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What Is Microwave Digestion?

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  • Written By: Kenneth W. Michael Wills
  • Edited By: Kaci Lane Hindman
  • Last Modified Date: 24 November 2016
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Elemental scientists use microwave digestion as an acidic digestion method to dissolve metals for the purpose of attaining measurements related to atomic emissions or to achieve atomic absorption. Thus, microwave digestion is defined as a technique used to dissolve metals in acid by raising both the temperature and pressure through the application of radiation. Microwave ovens designed for laboratory use are the tools commonly used to carry out the process. Advantages inherent to the process revolve around reducing the time it takes to achieve digestion, which is a matter of minutes through the deployment of microwave digestion, as opposed to hours utilizing other workable methods like hot plate digestion. Crucial to conducting the process safely and accurately, however, is ensuring that both the microwave oven and the sample are prepared correctly.

Preparing the microwave oven to process the microwave digestion sample both safely and efficiently is important to the process. Safety concerns revolve around knowing how to operate the microwave oven correctly. Instructions to do so will vary among different models used in laboratories. Therefore, students and scientists will need to review the oven’s instruction manual before attempting to operate it. As well, laboratories usually publish specific policies for operating such equipment onsite, and users will need to familiarize themselves with those policies and adhere to them.

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On the other hand, readying the sample is fairly uniform regardless of the preparer. While some samples are prepared a bit differently than others, all samples will have a few preparation rules that need to be followed. Carrying out the process involves putting an acidic solution inside a vessel that can handle acidic solutions and radiation, then dropping the sample inside the vessel before sealing it. Preparation of the sample requires it to be clean and dry before subjecting it to acid, while the vessel adheres to the same standards. Additional moisture or particles can cause the microwave oven to get too hot inside and melt the vessel containing the solution, creating a hazardous situation.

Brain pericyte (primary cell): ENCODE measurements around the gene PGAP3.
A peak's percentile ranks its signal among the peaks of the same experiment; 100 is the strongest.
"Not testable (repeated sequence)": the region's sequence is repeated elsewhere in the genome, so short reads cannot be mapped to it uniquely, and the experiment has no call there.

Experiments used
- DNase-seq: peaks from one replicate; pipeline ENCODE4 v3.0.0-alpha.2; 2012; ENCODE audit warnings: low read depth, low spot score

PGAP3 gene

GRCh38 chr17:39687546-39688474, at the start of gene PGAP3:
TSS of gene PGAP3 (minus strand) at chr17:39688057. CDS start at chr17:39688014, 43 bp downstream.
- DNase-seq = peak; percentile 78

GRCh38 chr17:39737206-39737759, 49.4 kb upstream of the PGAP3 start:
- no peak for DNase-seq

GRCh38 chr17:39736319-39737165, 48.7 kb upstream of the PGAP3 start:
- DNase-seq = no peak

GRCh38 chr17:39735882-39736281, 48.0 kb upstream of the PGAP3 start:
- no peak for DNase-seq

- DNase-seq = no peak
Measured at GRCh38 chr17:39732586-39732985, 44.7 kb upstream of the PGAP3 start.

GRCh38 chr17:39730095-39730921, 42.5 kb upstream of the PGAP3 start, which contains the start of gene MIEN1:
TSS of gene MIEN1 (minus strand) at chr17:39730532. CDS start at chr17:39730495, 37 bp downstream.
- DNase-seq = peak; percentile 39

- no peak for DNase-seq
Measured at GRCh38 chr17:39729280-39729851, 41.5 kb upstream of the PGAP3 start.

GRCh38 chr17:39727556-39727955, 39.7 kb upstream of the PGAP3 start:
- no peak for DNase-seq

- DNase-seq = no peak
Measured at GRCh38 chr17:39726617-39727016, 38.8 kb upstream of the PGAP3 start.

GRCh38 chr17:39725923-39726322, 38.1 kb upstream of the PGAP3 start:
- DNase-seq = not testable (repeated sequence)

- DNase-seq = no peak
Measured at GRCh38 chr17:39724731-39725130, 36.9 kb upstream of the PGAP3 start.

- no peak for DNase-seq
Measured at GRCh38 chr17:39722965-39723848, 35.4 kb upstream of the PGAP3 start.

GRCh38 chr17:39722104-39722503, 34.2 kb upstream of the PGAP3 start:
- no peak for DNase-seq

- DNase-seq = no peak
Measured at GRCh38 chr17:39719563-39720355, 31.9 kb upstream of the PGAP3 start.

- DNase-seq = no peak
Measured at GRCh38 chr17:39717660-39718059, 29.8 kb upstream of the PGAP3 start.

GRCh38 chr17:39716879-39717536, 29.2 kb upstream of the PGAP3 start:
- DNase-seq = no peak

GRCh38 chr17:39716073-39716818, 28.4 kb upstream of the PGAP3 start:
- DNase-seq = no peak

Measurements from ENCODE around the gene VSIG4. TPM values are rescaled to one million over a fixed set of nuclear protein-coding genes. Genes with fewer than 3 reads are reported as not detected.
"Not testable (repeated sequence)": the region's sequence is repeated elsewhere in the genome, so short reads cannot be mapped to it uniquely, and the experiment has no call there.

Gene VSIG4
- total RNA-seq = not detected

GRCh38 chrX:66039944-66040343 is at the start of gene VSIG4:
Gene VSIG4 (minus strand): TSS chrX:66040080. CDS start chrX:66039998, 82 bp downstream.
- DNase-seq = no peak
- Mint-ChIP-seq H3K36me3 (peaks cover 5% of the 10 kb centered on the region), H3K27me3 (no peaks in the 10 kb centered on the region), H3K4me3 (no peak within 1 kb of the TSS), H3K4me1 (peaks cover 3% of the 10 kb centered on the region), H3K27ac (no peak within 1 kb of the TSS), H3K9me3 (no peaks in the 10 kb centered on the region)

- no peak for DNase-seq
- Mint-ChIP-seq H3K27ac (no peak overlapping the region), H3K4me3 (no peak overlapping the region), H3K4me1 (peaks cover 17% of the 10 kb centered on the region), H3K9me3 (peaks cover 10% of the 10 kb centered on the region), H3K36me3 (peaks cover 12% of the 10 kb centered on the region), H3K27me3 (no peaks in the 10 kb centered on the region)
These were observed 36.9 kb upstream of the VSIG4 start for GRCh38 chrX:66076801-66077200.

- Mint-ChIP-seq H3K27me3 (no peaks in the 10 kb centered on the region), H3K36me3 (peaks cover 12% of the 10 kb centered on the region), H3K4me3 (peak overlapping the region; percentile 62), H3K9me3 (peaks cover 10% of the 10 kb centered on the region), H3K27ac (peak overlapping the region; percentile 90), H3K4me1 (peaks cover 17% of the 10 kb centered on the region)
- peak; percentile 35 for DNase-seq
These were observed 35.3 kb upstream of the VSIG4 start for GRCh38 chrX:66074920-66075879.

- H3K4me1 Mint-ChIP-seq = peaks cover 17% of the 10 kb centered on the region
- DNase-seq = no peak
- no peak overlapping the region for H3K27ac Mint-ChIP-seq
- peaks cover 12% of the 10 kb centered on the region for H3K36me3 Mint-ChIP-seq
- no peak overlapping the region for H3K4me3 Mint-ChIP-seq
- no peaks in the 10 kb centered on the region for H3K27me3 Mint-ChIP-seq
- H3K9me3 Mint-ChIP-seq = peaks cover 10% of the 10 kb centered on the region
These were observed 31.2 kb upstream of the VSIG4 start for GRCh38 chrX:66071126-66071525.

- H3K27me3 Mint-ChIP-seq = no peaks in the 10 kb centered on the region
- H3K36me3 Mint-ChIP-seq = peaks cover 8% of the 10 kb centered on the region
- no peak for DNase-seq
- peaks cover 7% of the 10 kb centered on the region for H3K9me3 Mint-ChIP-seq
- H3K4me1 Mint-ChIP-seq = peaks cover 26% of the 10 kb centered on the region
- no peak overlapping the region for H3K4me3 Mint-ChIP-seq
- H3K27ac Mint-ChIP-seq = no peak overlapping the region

Predigestion is also an important step that must be taken when preparing unknown samples for microwave digestion. This is also a required step if the sample is suspected of containing reactive substances. Typically, the process involves preparation of the sample beforehand and then letting the vessel stand on the counter for a period of at least 15 minutes to discern a reaction before submitting the sample to microwave digestion. As well, regardless of the sample, it is important to note that once digestion is complete all labs will have posted a recommended cool down period before removal from the microwave oven. All users will need to adhere to the policy posted to mitigate the risk of a hazardous accident.

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